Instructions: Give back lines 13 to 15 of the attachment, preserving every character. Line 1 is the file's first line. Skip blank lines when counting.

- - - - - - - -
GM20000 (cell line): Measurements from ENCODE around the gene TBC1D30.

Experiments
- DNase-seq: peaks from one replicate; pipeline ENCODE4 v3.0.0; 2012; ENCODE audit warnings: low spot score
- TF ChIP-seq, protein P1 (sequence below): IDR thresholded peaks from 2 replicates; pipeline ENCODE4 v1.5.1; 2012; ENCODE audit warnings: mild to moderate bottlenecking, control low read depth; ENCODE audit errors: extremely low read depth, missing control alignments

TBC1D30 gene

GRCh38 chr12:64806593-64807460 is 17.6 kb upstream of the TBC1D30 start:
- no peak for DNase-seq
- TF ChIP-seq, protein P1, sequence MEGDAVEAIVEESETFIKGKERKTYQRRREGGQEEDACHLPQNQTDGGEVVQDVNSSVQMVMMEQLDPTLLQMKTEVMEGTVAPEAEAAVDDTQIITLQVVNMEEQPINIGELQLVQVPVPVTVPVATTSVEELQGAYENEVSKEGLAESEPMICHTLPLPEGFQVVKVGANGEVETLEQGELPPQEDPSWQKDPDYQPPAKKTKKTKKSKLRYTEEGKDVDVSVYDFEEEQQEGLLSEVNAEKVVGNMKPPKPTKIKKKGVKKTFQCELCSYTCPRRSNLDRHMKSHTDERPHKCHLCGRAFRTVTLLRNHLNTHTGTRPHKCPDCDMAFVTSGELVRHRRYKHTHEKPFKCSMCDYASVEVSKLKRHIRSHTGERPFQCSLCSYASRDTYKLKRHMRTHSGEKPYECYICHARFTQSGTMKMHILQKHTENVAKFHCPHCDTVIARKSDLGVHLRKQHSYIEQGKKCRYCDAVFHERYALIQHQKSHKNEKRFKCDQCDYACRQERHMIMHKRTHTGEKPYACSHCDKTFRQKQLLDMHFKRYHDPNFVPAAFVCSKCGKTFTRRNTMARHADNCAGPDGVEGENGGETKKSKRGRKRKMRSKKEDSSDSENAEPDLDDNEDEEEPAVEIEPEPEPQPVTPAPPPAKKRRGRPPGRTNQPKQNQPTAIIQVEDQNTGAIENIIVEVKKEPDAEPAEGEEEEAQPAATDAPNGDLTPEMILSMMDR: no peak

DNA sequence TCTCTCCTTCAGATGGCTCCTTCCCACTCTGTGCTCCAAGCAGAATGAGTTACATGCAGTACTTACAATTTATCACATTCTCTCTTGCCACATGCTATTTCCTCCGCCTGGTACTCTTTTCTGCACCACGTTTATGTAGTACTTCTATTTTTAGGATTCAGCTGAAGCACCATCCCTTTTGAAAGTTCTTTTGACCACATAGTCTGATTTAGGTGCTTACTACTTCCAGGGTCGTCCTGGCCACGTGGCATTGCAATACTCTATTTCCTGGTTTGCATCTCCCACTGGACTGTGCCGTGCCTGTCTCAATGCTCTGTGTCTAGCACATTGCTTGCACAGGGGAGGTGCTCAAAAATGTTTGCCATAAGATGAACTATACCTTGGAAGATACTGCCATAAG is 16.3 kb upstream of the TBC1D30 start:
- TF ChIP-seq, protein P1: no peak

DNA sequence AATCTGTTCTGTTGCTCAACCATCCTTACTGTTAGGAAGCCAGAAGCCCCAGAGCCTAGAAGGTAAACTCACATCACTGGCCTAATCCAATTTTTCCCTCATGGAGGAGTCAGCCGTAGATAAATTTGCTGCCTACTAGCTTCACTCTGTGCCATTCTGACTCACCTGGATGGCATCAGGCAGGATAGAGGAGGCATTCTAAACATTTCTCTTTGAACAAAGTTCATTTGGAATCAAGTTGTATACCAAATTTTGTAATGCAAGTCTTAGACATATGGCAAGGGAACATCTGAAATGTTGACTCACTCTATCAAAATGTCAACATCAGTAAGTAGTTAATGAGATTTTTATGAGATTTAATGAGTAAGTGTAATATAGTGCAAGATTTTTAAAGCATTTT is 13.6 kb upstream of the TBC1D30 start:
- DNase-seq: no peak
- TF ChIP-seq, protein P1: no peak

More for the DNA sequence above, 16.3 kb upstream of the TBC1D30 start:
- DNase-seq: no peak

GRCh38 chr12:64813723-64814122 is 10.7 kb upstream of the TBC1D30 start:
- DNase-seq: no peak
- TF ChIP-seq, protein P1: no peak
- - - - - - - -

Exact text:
- TF ChIP-seq, protein P1: no peak

More for the DNA sequence above, 16.3 kb upstream of the TBC1D30 start:
- DNase-seq: no peak